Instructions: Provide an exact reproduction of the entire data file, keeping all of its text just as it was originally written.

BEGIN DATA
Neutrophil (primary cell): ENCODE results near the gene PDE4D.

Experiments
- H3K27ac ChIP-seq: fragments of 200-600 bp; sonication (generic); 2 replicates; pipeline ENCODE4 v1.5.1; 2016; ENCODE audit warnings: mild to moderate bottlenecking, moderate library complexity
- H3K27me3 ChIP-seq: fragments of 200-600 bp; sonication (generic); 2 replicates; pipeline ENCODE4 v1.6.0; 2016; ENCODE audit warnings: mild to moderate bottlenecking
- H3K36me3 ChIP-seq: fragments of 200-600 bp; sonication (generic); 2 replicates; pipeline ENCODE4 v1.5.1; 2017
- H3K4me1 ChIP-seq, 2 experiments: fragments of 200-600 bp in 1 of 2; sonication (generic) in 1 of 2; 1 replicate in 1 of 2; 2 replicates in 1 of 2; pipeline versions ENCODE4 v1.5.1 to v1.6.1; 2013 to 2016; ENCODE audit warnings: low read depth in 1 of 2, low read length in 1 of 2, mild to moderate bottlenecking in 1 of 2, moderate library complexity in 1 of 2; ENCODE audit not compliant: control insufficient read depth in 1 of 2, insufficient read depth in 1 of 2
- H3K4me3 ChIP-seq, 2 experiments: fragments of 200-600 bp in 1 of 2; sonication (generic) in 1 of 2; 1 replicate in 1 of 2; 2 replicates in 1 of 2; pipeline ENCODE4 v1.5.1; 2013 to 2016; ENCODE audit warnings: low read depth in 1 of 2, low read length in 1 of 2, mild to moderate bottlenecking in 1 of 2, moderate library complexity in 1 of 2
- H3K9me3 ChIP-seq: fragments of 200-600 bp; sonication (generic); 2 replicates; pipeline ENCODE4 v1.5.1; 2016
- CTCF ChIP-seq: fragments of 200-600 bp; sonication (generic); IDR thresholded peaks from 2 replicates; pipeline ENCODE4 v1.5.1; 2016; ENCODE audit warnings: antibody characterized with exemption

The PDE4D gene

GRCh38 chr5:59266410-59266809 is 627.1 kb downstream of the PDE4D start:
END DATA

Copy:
Neutrophil (primary cell): ENCODE results near the gene PDE4D.

Experiments
- H3K27ac ChIP-seq: fragments of 200-600 bp; sonication (generic); 2 replicates; pipeline ENCODE4 v1.5.1; 2016; ENCODE audit warnings: mild to moderate bottlenecking, moderate library complexity
- H3K27me3 ChIP-seq: fragments of 200-600 bp; sonication (generic); 2 replicates; pipeline ENCODE4 v1.6.0; 2016; ENCODE audit warnings: mild to moderate bottlenecking
- H3K36me3 ChIP-seq: fragments of 200-600 bp; sonication (generic); 2 replicates; pipeline ENCODE4 v1.5.1; 2017
- H3K4me1 ChIP-seq, 2 experiments: fragments of 200-600 bp in 1 of 2; sonication (generic) in 1 of 2; 1 replicate in 1 of 2; 2 replicates in 1 of 2; pipeline versions ENCODE4 v1.5.1 to v1.6.1; 2013 to 2016; ENCODE audit warnings: low read depth in 1 of 2, low read length in 1 of 2, mild to moderate bottlenecking in 1 of 2, moderate library complexity in 1 of 2; ENCODE audit not compliant: control insufficient read depth in 1 of 2, insufficient read depth in 1 of 2
- H3K4me3 ChIP-seq, 2 experiments: fragments of 200-600 bp in 1 of 2; sonication (generic) in 1 of 2; 1 replicate in 1 of 2; 2 replicates in 1 of 2; pipeline ENCODE4 v1.5.1; 2013 to 2016; ENCODE audit warnings: low read depth in 1 of 2, low read length in 1 of 2, mild to moderate bottlenecking in 1 of 2, moderate library complexity in 1 of 2
- H3K9me3 ChIP-seq: fragments of 200-600 bp; sonication (generic); 2 replicates; pipeline ENCODE4 v1.5.1; 2016
- CTCF ChIP-seq: fragments of 200-600 bp; sonication (generic); IDR thresholded peaks from 2 replicates; pipeline ENCODE4 v1.5.1; 2016; ENCODE audit warnings: antibody characterized with exemption

The PDE4D gene

GRCh38 chr5:59266410-59266809 is 627.1 kb downstream of the PDE4D start: